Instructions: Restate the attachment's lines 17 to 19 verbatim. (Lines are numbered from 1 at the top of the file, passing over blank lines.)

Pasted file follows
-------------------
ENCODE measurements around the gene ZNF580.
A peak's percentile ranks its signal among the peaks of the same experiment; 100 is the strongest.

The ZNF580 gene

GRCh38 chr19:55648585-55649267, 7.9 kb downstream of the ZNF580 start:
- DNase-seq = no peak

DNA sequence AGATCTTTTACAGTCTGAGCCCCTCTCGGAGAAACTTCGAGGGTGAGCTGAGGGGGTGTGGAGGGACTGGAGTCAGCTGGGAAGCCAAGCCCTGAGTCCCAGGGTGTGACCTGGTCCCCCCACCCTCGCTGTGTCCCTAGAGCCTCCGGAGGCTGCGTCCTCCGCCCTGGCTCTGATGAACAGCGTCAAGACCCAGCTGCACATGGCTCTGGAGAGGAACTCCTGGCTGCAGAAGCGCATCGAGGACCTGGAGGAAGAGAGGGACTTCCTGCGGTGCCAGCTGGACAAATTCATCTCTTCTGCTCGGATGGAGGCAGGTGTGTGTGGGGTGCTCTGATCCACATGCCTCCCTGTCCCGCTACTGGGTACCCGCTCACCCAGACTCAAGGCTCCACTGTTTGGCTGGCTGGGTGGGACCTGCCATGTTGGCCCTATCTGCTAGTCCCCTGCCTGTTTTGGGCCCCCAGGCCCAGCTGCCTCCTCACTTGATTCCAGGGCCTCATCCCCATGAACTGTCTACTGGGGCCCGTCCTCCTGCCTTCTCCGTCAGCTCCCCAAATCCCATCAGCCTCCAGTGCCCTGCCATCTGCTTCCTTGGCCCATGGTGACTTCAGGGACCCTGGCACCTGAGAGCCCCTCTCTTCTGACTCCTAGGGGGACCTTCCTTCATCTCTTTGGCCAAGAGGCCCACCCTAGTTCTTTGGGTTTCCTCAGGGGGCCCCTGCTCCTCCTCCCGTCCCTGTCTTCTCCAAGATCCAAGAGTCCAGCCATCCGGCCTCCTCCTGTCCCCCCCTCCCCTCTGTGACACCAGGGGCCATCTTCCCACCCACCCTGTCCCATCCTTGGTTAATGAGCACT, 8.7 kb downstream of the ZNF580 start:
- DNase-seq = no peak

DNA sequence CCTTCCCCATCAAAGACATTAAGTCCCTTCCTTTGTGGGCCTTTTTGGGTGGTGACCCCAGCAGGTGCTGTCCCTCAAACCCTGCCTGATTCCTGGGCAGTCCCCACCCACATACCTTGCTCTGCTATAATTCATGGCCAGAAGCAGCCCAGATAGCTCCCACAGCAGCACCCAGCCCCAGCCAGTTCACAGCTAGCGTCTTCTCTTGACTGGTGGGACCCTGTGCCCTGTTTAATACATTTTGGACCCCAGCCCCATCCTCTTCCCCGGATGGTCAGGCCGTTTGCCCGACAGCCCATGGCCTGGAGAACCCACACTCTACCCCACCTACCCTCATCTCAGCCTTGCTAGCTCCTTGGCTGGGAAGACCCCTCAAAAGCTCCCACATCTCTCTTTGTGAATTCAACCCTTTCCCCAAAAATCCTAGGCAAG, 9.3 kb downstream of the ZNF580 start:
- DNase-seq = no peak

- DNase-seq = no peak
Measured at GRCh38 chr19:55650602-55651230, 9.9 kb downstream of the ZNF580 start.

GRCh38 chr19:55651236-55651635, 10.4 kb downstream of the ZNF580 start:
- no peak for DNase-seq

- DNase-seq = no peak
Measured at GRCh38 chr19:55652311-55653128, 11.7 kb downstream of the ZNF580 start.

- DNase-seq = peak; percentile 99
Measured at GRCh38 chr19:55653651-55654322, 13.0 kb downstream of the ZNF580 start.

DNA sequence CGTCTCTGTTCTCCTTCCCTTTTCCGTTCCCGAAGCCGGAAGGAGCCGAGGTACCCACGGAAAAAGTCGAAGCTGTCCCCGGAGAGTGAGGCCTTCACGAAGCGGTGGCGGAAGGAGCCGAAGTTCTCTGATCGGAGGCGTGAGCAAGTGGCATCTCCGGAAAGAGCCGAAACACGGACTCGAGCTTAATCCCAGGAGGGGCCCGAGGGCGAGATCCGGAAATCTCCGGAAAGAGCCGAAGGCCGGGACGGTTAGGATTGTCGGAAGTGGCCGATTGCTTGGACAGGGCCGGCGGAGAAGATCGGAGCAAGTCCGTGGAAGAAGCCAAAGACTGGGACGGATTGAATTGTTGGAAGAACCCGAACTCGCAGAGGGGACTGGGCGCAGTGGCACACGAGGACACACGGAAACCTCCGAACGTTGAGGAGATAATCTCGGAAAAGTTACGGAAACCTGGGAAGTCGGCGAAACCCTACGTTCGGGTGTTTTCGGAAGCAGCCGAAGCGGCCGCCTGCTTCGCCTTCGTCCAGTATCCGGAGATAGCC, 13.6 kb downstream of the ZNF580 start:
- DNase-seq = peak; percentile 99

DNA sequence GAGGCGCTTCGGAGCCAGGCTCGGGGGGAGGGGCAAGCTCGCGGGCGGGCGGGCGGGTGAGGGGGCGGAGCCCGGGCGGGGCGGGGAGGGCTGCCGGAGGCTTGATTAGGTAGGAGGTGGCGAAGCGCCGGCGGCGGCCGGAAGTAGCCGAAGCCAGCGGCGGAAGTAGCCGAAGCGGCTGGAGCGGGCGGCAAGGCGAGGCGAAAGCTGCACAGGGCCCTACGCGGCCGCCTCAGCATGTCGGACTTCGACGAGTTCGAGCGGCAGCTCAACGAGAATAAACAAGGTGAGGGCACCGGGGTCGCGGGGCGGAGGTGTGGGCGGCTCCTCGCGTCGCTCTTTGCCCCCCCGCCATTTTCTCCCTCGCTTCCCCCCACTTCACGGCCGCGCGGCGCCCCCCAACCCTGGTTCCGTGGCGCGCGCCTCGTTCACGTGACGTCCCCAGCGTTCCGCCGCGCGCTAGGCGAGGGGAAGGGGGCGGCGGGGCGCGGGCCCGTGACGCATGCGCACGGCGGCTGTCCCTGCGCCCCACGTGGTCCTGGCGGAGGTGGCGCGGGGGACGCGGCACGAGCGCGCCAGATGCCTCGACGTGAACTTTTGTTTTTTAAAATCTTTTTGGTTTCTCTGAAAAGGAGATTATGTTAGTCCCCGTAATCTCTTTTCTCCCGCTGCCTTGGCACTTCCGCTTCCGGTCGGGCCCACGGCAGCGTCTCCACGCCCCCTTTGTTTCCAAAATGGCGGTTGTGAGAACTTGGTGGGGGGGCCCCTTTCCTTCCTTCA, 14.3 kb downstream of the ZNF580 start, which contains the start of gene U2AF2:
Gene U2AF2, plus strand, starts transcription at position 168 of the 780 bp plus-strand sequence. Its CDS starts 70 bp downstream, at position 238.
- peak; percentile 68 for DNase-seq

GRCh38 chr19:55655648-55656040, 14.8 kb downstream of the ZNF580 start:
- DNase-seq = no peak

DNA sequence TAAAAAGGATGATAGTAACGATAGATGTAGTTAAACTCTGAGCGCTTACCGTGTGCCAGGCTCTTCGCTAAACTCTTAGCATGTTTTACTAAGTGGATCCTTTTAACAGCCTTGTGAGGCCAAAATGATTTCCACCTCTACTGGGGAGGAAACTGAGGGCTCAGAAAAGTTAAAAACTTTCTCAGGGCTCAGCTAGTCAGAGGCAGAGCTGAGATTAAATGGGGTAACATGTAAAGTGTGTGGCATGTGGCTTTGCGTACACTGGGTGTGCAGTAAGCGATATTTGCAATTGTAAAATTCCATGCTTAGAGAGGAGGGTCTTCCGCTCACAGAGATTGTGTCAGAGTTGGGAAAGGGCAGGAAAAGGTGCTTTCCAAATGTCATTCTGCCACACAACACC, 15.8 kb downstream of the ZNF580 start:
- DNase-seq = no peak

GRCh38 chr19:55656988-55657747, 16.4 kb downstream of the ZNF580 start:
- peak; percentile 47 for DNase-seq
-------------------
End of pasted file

Measured at GRCh38 chr19:55653651-55654322, 13.0 kb downstream of the ZNF580 start.

DNA sequence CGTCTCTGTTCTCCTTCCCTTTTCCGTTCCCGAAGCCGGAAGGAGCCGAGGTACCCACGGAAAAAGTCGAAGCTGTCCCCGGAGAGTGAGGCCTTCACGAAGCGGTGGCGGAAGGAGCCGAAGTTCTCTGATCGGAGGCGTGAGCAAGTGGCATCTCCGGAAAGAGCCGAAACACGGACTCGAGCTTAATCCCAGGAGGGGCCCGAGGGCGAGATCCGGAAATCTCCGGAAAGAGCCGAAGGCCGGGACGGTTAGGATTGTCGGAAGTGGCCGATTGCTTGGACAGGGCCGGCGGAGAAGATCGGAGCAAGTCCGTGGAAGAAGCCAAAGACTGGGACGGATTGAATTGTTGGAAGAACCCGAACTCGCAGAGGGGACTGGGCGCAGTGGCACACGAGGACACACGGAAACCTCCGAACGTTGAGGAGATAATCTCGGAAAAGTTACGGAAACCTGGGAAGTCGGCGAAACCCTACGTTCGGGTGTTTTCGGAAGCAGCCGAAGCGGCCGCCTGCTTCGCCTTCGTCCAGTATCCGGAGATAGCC, 13.6 kb downstream of the ZNF580 start:
- DNase-seq = peak; percentile 99